4) PLA Navy control: The other implication around the Cowpens incident is that there are still rogue elements operating in the PLA Navy. Despite Xi’s appointments of generals and frequent meetings with the military, there is no guarantee Xi’s command of the military extends to the ship that tried to stop the Cowpens. China’s military and civilian government suffer from dysfunction. Both are immense organizations. Dysfunctional organizations are rarely reformed and made effective quickly, certainly not in the time since Xi asuumed control of the top military decision-making body, the Chinese Military Council. The media has tended to describe Xi’s assumption of power as a waving of a magic wand, bringing the military under his sway. In reality, he must struggle to bring forces within the military to heel. That means the captain of the Chinese ship may have been acting on his own authority. As David Finkelstein of the Center for Naval Analysis told the Washington Post about the Cowpens incident: “My gut would suggest to me that this dangerous and uncalled-for activity was a local initiative by the local Chinese commanders.”

Conclusion: Obviously points 1 and 4 can’t both be correct. If there was a conscious decision to cause a flap at seas, it would preclude a captain acting alone. Another possibility is that the PLA Navy was on high alert because Biden was in the country. In any case, the list lays out some of the contradictions the event brings to mind.

Photo: Yes, it is that famous pattern.

An American message – made in China: Biden and media freedom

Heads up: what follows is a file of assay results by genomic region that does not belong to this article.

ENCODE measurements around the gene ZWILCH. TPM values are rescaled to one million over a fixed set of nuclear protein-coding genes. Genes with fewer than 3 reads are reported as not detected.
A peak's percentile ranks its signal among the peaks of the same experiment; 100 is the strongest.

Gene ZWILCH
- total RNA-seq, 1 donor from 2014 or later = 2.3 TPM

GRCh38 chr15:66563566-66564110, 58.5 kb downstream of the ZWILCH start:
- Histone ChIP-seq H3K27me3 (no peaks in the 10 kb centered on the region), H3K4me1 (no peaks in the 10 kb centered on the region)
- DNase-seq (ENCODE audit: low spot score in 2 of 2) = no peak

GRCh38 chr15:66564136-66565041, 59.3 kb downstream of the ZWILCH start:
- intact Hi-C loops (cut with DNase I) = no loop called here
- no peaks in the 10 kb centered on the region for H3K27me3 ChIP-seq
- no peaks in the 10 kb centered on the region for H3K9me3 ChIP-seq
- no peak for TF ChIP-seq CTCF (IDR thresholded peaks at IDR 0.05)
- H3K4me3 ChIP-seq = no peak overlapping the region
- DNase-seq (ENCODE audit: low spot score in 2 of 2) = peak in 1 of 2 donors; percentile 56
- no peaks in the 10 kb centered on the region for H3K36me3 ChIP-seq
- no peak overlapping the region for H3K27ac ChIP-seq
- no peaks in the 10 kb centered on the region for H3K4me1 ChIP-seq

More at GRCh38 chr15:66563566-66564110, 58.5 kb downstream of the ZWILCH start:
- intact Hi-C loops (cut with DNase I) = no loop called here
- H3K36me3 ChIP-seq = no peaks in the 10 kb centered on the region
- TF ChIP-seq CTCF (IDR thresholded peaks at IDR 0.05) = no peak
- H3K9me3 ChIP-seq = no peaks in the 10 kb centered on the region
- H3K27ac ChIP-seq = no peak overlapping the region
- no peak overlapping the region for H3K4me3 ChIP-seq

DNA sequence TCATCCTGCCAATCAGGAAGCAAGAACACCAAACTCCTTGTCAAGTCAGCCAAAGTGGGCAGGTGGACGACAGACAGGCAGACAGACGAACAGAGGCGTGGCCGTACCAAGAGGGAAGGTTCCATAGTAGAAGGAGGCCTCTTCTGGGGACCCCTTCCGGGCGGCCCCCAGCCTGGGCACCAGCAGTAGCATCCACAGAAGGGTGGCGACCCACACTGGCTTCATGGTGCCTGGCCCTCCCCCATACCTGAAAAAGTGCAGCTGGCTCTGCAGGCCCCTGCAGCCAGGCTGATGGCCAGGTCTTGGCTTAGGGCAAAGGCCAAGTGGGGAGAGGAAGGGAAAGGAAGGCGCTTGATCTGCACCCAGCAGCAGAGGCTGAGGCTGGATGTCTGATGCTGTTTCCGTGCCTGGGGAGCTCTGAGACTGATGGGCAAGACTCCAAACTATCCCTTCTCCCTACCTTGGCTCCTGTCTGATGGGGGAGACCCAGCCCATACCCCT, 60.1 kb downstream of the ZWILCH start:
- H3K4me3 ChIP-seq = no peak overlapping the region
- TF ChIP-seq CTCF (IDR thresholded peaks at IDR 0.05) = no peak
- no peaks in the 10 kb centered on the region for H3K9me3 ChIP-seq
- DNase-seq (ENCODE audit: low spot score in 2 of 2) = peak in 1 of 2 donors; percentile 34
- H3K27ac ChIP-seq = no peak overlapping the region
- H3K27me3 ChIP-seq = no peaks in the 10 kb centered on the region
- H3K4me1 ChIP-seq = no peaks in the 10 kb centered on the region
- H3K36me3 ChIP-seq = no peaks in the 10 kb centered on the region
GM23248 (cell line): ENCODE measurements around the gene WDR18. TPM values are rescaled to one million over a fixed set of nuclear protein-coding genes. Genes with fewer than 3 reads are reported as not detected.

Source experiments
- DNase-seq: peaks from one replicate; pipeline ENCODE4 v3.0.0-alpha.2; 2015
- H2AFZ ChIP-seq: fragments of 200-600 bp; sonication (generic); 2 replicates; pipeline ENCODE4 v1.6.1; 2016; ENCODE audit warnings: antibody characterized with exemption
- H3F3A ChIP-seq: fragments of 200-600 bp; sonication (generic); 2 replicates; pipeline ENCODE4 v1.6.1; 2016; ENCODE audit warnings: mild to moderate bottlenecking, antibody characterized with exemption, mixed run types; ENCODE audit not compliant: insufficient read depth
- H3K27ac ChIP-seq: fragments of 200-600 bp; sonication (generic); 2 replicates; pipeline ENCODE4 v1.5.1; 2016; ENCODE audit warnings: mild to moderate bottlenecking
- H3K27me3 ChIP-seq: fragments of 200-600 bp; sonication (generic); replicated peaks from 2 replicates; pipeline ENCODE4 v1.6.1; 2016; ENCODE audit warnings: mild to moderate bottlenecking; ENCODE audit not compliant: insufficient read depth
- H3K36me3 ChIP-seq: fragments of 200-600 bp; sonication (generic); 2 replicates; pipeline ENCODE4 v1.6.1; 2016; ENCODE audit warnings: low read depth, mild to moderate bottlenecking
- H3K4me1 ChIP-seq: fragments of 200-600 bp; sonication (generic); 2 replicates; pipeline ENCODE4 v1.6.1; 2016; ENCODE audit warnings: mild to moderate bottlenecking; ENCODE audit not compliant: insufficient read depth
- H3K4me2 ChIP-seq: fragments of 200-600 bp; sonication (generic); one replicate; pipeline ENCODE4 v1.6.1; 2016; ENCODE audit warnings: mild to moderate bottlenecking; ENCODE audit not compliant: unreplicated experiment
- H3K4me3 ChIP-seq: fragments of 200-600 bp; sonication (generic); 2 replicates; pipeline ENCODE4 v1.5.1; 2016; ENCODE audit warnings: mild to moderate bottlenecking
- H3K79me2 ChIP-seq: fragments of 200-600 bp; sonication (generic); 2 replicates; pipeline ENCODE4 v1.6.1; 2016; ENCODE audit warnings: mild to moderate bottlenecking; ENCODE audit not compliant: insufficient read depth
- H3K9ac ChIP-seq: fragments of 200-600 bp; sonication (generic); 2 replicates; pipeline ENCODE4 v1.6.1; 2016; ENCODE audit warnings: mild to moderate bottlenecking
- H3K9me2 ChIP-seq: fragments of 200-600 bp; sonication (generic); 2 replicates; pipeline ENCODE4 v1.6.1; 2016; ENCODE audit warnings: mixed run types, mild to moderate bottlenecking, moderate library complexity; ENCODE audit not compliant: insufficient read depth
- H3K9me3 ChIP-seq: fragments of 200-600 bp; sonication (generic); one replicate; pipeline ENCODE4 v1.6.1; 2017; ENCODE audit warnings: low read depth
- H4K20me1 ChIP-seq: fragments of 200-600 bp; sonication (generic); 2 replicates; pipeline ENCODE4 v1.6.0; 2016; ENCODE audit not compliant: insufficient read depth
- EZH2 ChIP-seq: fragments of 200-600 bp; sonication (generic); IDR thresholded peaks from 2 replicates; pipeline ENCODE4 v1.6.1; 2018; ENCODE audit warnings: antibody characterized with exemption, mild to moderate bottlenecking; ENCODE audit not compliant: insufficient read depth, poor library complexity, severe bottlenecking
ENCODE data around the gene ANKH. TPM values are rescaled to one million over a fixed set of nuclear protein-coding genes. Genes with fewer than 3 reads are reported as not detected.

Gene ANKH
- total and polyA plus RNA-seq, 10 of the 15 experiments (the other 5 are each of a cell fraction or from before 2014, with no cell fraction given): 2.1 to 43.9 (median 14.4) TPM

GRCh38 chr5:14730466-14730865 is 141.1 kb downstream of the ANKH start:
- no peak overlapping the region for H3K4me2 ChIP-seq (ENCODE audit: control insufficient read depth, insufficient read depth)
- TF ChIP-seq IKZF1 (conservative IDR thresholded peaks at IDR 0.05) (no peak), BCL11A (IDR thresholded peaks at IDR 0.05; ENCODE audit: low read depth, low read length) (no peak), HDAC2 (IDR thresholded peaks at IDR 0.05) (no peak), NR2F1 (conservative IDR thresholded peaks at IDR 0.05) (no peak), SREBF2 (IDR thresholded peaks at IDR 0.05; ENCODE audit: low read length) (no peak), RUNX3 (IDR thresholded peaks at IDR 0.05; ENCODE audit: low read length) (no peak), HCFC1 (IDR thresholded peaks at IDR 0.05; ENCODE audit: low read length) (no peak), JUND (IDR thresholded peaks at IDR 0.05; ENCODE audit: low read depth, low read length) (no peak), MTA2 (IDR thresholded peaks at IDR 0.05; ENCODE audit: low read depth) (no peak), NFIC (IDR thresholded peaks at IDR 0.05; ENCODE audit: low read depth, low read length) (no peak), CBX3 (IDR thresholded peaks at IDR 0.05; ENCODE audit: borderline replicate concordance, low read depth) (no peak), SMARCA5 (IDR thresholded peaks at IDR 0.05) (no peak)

Is it just me or is Biden growing more confrontational in his approach to China?

The word from China was that there would be no budging on the air defense identification zone after five and a half hours of talks between Biden and Xi, which ran overtime. Although early reports also suggest there has been some face-saving de-escalation on both sides, too. Frankly, China can make a case for maintaining its ABIZ, as the US and other nation’s do.

What seems to bother the world about the ABIZ is:

1) China’s decision to include the disputed Diaoyu/Senkaku islands firmly in the map.
2) Moreso, the abruptness of the announcement. And here, China is either disingenuous to claim they had no idea other countries would care. It’s just as likely this is an example of China more or less addicted to surprise as a tactic.

Nonetheless, the zone likely took up considerable amounts of Biden’s time with Xi. And with the roll-out of the ABIZ and the inflexible attitude from Beijing has sent shudders through the region and beyond, arousing memories of past countries who asserted their will on their neighbors and looked for acommodation in response. Possibly the growing recognition from Biden that China, for all its talk of “peaceful rise” is a one-way train on issues like this, has begun to look for other levers to pull.

I can’t imagine the PRC being pleased by Biden’s decision to meet with US journalists who are about to get their work visas cancelled for unfavorable coverage of the government and Communist Party. Never a good look. But don’t expect CCTV and Xinhua to show pictures of Biden meeting with American journalists excluded from China. Nonetheless, it’s a powerful message, made in China, for external consumption.

And it’s another dividing line between China and US. It’s a barrier in an era of open borders.